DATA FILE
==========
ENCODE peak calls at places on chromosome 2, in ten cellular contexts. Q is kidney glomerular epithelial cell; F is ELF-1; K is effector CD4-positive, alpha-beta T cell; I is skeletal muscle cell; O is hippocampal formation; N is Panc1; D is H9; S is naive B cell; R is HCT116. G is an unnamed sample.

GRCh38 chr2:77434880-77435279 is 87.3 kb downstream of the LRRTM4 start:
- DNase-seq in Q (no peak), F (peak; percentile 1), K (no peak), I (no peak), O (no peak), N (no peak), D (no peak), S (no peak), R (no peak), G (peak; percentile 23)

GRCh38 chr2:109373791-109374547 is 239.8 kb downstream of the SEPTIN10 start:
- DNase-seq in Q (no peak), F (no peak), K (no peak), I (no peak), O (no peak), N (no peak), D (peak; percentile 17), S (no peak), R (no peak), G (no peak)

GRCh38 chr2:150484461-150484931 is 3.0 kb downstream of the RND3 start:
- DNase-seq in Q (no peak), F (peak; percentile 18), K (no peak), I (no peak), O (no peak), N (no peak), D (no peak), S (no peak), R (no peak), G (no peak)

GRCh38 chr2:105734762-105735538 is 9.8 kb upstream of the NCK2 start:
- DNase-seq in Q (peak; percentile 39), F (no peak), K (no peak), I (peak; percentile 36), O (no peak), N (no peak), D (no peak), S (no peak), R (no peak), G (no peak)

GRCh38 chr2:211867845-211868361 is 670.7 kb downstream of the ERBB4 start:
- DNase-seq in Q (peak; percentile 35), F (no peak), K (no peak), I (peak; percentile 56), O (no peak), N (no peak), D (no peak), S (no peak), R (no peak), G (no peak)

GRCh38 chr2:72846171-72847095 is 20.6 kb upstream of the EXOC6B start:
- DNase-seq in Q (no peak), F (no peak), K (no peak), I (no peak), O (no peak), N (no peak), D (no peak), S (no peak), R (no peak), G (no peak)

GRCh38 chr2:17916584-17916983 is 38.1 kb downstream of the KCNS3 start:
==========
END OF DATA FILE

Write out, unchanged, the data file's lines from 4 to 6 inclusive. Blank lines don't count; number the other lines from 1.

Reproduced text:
GRCh38 chr2:109373791-109374547 is 239.8 kb downstream of the SEPTIN10 start:
- DNase-seq in Q (no peak), F (no peak), K (no peak), I (no peak), O (no peak), N (no peak), D (peak; percentile 17), S (no peak), R (no peak), G (no peak)

GRCh38 chr2:150484461-150484931 is 3.0 kb downstream of the RND3 start: